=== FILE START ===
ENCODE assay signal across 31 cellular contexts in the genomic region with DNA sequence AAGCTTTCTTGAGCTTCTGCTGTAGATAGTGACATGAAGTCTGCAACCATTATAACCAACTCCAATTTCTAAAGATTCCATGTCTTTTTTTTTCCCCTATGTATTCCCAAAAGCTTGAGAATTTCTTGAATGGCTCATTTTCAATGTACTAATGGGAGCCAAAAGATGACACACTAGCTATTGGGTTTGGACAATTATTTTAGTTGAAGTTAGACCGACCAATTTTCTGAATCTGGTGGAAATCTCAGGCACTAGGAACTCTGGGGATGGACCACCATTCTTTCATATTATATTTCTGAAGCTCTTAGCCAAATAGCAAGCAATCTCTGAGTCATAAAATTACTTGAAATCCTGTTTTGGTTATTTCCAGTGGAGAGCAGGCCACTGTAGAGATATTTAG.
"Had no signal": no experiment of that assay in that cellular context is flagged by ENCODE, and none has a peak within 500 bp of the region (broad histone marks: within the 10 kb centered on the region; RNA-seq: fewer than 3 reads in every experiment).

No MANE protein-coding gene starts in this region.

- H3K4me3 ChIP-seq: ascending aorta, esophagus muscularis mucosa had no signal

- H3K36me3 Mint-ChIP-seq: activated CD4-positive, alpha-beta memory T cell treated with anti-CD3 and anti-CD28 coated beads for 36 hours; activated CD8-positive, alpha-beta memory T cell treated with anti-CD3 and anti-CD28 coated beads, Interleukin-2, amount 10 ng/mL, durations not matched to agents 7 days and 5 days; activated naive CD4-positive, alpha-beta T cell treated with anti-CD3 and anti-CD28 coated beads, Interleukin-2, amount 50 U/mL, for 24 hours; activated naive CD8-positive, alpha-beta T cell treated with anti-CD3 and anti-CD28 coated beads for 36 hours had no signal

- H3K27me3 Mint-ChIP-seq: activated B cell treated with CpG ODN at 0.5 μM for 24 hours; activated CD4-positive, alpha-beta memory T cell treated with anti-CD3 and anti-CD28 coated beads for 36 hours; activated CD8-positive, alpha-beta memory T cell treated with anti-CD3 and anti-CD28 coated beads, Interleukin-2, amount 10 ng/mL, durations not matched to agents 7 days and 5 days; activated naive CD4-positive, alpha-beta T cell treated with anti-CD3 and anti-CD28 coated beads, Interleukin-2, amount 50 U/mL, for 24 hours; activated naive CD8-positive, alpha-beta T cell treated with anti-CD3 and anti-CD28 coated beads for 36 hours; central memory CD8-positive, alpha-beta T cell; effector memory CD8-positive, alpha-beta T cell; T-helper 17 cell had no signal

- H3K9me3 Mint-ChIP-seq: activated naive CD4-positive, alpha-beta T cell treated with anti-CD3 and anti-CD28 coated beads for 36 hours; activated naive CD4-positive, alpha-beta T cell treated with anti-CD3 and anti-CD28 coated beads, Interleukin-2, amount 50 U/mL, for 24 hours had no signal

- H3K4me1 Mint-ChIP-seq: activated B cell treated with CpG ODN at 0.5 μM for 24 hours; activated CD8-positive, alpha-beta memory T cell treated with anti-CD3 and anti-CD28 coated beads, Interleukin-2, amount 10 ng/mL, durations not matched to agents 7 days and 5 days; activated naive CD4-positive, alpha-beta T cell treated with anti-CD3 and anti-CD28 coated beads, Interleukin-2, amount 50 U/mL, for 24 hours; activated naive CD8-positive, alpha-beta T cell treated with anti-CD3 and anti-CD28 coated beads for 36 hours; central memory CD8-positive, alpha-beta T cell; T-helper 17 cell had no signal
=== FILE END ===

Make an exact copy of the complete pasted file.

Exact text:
ENCODE assay signal across 31 cellular contexts in the genomic region with DNA sequence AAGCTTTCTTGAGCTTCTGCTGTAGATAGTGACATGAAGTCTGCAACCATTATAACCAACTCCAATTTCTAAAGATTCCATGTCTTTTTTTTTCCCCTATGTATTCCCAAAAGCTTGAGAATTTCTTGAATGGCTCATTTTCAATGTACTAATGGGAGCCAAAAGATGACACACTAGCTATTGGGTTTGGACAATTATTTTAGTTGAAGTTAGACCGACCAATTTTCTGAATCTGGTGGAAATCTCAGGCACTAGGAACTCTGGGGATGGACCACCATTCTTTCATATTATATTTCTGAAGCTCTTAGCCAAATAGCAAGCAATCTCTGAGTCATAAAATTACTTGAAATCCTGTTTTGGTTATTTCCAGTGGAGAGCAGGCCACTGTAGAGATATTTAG.
"Had no signal": no experiment of that assay in that cellular context is flagged by ENCODE, and none has a peak within 500 bp of the region (broad histone marks: within the 10 kb centered on the region; RNA-seq: fewer than 3 reads in every experiment).

No MANE protein-coding gene starts in this region.

- H3K4me3 ChIP-seq: ascending aorta, esophagus muscularis mucosa had no signal

- H3K36me3 Mint-ChIP-seq: activated CD4-positive, alpha-beta memory T cell treated with anti-CD3 and anti-CD28 coated beads for 36 hours; activated CD8-positive, alpha-beta memory T cell treated with anti-CD3 and anti-CD28 coated beads, Interleukin-2, amount 10 ng/mL, durations not matched to agents 7 days and 5 days; activated naive CD4-positive, alpha-beta T cell treated with anti-CD3 and anti-CD28 coated beads, Interleukin-2, amount 50 U/mL, for 24 hours; activated naive CD8-positive, alpha-beta T cell treated with anti-CD3 and anti-CD28 coated beads for 36 hours had no signal

- H3K27me3 Mint-ChIP-seq: activated B cell treated with CpG ODN at 0.5 μM for 24 hours; activated CD4-positive, alpha-beta memory T cell treated with anti-CD3 and anti-CD28 coated beads for 36 hours; activated CD8-positive, alpha-beta memory T cell treated with anti-CD3 and anti-CD28 coated beads, Interleukin-2, amount 10 ng/mL, durations not matched to agents 7 days and 5 days; activated naive CD4-positive, alpha-beta T cell treated with anti-CD3 and anti-CD28 coated beads, Interleukin-2, amount 50 U/mL, for 24 hours; activated naive CD8-positive, alpha-beta T cell treated with anti-CD3 and anti-CD28 coated beads for 36 hours; central memory CD8-positive, alpha-beta T cell; effector memory CD8-positive, alpha-beta T cell; T-helper 17 cell had no signal

- H3K9me3 Mint-ChIP-seq: activated naive CD4-positive, alpha-beta T cell treated with anti-CD3 and anti-CD28 coated beads for 36 hours; activated naive CD4-positive, alpha-beta T cell treated with anti-CD3 and anti-CD28 coated beads, Interleukin-2, amount 50 U/mL, for 24 hours had no signal

- H3K4me1 Mint-ChIP-seq: activated B cell treated with CpG ODN at 0.5 μM for 24 hours; activated CD8-positive, alpha-beta memory T cell treated with anti-CD3 and anti-CD28 coated beads, Interleukin-2, amount 10 ng/mL, durations not matched to agents 7 days and 5 days; activated naive CD4-positive, alpha-beta T cell treated with anti-CD3 and anti-CD28 coated beads, Interleukin-2, amount 50 U/mL, for 24 hours; activated naive CD8-positive, alpha-beta T cell treated with anti-CD3 and anti-CD28 coated beads for 36 hours; central memory CD8-positive, alpha-beta T cell; T-helper 17 cell had no signal